The homologues study of rs7739323 showed that the UBE3D gene is conserved in most animals. However, most animals have a T at this position. Only humans and pigs have a C at this position (Fig. 2b).

Generation and characterization of UBE3D+/− heterozygous mice

Clustered regularly interspaced short palindromic repeat sequences (CRISPR)-mediated UBE3D knockout mice were generated. However, we did not obtain UBE3D−/− mice. Only heterozygous UBE3D+/− mice survived (Fig. 3a, and Supplementary Figs 6 and 7).

Figure 3: Generation and characterization of heterozygous UBE3D+/− mice.
figure 3

(a) Schematic representation of the UBE3D gene knockout strategy in mice (we obtained UBE3D+/− heterozygous mice, no UBE3D−/− mice survived). (b) Electron microscopy showed more loose retinal pigment epithelium microvilli and more pigment granules (PG) in 3-month-old UBE3D+/− heterozygous mice than in wild-type mice. Scale bars, 2 μm. (c) ERG demonstrated a lower a-amplitude and b-amplitudein 3-month-old heterozygous UBE3D+/− mice than in age-matched controls. N=6. BI, basal infolding; BM, Bruch's membrane; OS, outer segment of receptor cells; MV, microvilli. The bar in the graph represents the s.e.m. Student’s t-test, **P<0.001.

Electron microscopy was performed to evaluate the retinal anatomy of the mice, and it showed more loose retinal pigment epithelium microvilli and more pigment granules (PG) in UBE3D+/− heterozygous mice (3 months old) when compared with age-matched controls (Fig. 3b). In ERG, an objective assessment of retinal function, the amplitude of the a-wave and b-wave was decreased in UBE3D+/− heterozygous mice (Fig. 3c). These data demonstrate that ablation of the UBE3D protein leads to structural and functional changes in mice.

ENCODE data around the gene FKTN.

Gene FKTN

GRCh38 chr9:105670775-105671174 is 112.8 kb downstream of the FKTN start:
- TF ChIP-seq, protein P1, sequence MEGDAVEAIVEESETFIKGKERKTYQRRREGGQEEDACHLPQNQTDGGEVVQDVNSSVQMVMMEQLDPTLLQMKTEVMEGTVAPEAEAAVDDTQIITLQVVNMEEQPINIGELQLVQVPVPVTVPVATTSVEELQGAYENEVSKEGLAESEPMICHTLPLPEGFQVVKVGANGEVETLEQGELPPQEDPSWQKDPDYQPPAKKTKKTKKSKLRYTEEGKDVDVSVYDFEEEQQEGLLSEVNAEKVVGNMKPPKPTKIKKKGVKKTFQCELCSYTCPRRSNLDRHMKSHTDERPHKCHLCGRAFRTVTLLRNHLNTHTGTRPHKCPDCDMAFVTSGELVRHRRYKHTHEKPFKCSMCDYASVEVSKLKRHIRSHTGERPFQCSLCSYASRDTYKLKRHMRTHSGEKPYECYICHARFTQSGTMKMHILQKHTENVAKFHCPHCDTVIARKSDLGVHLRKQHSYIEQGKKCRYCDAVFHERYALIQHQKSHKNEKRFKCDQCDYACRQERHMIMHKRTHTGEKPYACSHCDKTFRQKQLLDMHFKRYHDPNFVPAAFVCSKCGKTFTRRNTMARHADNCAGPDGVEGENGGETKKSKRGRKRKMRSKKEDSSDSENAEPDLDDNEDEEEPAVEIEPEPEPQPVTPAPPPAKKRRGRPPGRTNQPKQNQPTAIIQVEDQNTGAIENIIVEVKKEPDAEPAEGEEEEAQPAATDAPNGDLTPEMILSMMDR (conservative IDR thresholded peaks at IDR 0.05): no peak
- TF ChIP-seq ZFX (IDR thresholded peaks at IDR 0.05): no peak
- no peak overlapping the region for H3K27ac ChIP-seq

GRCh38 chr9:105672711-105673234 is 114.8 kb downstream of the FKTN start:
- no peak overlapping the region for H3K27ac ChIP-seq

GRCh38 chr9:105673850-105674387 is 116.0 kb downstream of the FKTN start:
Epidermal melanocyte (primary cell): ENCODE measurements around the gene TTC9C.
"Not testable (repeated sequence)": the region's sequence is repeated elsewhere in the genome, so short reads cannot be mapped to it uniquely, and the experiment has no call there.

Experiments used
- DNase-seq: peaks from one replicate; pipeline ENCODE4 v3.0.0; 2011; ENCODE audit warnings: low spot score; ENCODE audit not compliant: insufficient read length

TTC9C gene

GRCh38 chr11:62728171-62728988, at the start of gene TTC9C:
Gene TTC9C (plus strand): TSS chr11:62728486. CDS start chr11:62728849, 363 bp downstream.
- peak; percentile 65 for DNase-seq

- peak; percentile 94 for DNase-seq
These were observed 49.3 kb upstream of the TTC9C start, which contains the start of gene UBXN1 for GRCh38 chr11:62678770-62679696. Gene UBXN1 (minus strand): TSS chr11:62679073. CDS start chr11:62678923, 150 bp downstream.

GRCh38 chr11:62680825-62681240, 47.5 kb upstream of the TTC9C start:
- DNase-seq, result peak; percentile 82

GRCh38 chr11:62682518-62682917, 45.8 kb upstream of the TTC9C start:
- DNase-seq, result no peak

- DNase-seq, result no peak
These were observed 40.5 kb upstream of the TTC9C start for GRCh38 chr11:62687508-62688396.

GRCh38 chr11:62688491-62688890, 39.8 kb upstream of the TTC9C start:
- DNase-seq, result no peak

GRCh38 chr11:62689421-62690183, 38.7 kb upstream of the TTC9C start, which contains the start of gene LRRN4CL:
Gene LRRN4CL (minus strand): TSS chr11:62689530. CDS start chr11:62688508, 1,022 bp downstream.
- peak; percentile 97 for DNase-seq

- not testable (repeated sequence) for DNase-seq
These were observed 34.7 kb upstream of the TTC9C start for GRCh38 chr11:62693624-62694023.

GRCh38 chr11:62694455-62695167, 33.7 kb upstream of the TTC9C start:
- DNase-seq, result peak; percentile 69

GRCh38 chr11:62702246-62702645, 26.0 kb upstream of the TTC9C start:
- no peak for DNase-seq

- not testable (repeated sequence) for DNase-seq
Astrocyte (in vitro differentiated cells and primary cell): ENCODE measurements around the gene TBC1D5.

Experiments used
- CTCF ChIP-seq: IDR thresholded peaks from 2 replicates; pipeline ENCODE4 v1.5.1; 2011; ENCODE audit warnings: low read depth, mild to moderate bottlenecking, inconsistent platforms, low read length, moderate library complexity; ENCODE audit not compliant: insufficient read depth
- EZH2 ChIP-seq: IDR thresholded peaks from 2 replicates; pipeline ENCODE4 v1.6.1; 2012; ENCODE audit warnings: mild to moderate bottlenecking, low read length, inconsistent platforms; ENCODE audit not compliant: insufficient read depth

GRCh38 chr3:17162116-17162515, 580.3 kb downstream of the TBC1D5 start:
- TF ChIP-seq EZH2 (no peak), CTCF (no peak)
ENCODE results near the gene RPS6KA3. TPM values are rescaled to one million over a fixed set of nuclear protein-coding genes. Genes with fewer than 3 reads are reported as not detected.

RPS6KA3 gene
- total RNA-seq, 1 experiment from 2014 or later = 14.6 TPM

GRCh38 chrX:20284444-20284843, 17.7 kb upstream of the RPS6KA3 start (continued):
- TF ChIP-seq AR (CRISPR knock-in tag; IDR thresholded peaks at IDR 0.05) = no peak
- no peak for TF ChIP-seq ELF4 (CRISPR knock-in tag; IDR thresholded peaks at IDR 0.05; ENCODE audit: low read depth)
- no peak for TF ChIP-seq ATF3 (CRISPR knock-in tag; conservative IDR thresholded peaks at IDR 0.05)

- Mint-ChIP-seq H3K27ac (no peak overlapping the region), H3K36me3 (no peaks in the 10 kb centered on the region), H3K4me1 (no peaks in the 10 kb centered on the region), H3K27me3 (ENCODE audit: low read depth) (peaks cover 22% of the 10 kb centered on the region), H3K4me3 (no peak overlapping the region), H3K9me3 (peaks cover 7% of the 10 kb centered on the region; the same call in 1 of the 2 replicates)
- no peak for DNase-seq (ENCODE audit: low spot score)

In this study, we performed a comprehensive association analysis on 3,988 neovascular AMD cases and 8,495 controls from East Asia cohorts, and identified a nonsynonymous amino-acid substitution, rs7739323 (encoding for a V>M at position 379 in UBE3D), that was significantly associated with AMD risk. UBE3D, also known as ubiquitin-conjugating enzyme E2C-binding protein (UBE2CBP), accepts ubiquitin from specific E2 ubiquitin-conjugating enzymes and transfers it to substrates, generally promoting their degradation by the proteasome. Moreover, ablation of the UBE3D protein leads to retinal structural changes and abnormal ERG in UBE3D+/− heterozygous mice. Therefore, this study demonstrates a potential link between AMD and the UPS17.